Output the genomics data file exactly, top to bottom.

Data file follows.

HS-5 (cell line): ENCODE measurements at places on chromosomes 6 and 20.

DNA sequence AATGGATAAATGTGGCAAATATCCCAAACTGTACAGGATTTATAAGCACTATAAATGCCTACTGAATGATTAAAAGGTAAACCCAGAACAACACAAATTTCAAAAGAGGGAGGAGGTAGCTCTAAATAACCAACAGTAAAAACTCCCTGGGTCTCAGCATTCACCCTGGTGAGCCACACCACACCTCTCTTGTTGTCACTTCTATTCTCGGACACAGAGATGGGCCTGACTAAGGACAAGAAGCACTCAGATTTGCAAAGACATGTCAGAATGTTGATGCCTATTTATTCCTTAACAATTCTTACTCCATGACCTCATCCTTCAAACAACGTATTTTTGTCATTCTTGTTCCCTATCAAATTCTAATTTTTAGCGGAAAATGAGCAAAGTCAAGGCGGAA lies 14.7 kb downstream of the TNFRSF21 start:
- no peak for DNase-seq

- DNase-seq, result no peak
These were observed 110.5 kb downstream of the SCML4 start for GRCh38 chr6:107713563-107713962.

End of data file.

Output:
HS-5 (cell line): ENCODE measurements at places on chromosomes 6 and 20.

DNA sequence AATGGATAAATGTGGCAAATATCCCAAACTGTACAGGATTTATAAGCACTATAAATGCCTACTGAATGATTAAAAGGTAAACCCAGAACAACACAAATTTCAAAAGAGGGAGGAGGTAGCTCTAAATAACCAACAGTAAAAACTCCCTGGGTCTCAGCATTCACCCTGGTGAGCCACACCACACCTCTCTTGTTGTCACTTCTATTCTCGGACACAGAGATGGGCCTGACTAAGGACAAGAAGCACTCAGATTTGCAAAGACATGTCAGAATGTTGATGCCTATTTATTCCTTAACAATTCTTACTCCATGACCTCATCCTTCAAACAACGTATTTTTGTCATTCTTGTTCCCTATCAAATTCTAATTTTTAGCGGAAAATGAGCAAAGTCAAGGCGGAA lies 14.7 kb downstream of the TNFRSF21 start:
- no peak for DNase-seq

- DNase-seq, result no peak
These were observed 110.5 kb downstream of the SCML4 start for GRCh38 chr6:107713563-107713962.